While the focus of the faith in China often centers on human rights issues, "we feel that the long and sustained faith of the Catholic Church in China is something that is not often discussed," said Passionist Father Robert Carbonneau.
The priest, assistant director of the U.S. Catholic China Bureau, said the church in China has grown by at least 10 million members since 1949.
"It's a faith that's alive," he said. "There are abuses, but there's also hope, and any church needs that to survive."
Father Carbonneau offered these comments before the start of the 25th National Catholic China Conference Oct. 4-6 at Loyola University Chicago. More than 130 people from around the United States and China attended the conference, which was sponsored by the U.S. Catholic China Bureau and focused on the theme of globalization.
The purpose of the bureau, based in Berkeley, Calif., is to be a bridge between the Catholic Church in the United States and the Catholic Church in China. It engages mostly with clergy, religious, students and scholars but is open to anyone with an interest in the church in China.
"Our purpose really is to bring all these different people interested in the long-standing history of the Catholic Church in China to look toward the future of how they can engage with China," said Father Carbonneau.
The bureau also recently published the first parallel translation of the Old Testament in English and Chinese.
Often when Americans think about the Catholic Church in China, they think about the registered and unregistered church communities.
"When China began suppressing the church in the late 1950s, it established the Chinese Catholic Patriotic Association, whose members initially were asked to reject ties with the Vatican," Catholic News Service explained in a series on China. "Many of the Catholics who joined indicated they chose to cooperate with the government and work within its restrictions, but remained loyal to the Vatican.
"Catholics who refused to join the patriotic association maintained their loyalty to the Vatican and suffered decades of persecution," CNS reported.
There is tension between the two over the appointment of bishops. The patriotic association says it has the authority to ordain bishops; the Vatican disagrees.
Issues of the registered and unregistered church communities or human rights weren't the focus of the weekend, but the situation in China was recognized by all attendees and ways to work within the restrictions noted.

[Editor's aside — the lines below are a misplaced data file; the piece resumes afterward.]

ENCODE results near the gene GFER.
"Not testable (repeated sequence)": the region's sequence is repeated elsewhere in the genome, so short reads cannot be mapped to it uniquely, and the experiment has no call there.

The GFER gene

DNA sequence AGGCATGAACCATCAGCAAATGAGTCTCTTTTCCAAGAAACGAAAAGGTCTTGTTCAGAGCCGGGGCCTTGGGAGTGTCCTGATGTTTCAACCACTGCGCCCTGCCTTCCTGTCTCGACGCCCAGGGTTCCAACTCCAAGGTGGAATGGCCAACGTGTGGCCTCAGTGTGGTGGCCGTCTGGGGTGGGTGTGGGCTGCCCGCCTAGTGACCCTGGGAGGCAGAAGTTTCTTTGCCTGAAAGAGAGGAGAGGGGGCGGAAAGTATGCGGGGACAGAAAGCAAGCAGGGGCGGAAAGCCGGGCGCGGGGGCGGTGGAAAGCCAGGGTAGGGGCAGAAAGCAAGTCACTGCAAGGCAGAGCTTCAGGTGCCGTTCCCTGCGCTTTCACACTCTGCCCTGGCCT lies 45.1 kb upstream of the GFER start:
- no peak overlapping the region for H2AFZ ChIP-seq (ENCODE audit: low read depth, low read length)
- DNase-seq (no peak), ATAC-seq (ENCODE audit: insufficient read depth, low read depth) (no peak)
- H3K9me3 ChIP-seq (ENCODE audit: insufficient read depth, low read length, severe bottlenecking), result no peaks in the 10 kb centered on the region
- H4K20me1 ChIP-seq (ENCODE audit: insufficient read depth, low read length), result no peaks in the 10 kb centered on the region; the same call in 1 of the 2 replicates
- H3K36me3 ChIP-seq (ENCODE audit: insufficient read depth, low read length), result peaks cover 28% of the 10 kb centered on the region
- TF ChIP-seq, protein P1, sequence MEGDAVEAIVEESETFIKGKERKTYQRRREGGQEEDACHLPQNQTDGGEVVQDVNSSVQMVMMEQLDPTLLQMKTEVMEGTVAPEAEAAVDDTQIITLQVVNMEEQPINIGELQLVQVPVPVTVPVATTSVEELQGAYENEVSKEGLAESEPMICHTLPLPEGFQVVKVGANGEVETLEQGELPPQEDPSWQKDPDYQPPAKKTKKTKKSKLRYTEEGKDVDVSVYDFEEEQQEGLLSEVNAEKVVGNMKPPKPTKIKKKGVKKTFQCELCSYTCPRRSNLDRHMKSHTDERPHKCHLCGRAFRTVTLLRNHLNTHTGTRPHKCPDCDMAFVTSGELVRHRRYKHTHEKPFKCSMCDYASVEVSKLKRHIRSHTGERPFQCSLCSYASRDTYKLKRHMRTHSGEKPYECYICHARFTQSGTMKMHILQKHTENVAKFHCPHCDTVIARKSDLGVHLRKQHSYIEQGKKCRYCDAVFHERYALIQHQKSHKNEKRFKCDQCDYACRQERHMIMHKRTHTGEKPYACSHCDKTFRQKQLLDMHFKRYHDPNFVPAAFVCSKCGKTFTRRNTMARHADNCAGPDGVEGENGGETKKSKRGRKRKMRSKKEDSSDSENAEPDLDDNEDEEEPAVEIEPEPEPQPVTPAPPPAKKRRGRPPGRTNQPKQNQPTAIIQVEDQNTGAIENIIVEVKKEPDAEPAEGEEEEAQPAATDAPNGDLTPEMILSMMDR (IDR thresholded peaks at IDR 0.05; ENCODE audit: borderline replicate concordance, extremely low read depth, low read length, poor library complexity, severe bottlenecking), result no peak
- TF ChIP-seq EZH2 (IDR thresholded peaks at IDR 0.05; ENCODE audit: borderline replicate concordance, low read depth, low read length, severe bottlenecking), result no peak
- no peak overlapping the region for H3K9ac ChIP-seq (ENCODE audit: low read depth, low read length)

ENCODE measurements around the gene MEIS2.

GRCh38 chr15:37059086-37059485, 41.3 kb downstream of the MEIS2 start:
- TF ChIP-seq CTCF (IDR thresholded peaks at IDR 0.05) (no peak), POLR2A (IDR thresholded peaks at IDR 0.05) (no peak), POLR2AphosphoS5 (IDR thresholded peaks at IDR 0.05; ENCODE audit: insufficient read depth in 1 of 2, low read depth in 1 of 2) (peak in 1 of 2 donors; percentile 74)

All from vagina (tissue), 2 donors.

In one of the Oct. 5 sessions, the room was packed as representatives from the University of Notre Dame, Fordham University and the University of Dayton spoke about programs their Catholic institutions offer in China.
Fordham has offered degree programs in China for 24 years and Notre Dame is growing its presence in China with partnerships with universities and businesses.
The University of Dayton has more than 800 Chinese students on its Ohio campus and also has its own research institute in the Suzhou Industrial Park in the Jiangsu Province in eastern China where its engineers, scientists and students work with global companies. The China institute offers semester programs to both American and Chinese students.
Throughout all their workings in China, Daniel Curran, president of the University of Dayton, said the university hasn't sacrificed its identity.
"We are openly Catholic," Curran said.
There were times when the Marianist university was establishing its institute in 2012 when school officials were asked to change their logo featuring the dome of a church with a cross on top. The university said no, "and that was the right thing to do," Curran said.
Since the center opened, the university is finding more opportunities to work with the Catholic community in China.
"The key is engagement," he said. "The key is flexibility."
These kinds of partnerships within Catholic organizations of the church in the United States to help Catholics in China is important, said Franciscan Father Bonaventure Bai.
"It will be a very powerful force," said Father Bai, who is from China but based in Washington.
"I hope the U.S. Catholic community can really provide more opportunities to the Chinese Catholic Church," he said.
This could be in the form of educating Chinese religious and clergy to go back and guide the Catholic community in China.
The Franciscan priest said that the Catholic Church in the U.S. also must provide greater awareness of and attention to the Chinese living and worshipping in this country while also calling attention to the plight of the church in China.
It's something all Catholics can do.
"We can't just wait for the bishops to do it," he said. "We can build up the sistership (between Catholics in the U.S. and Catholics in China)."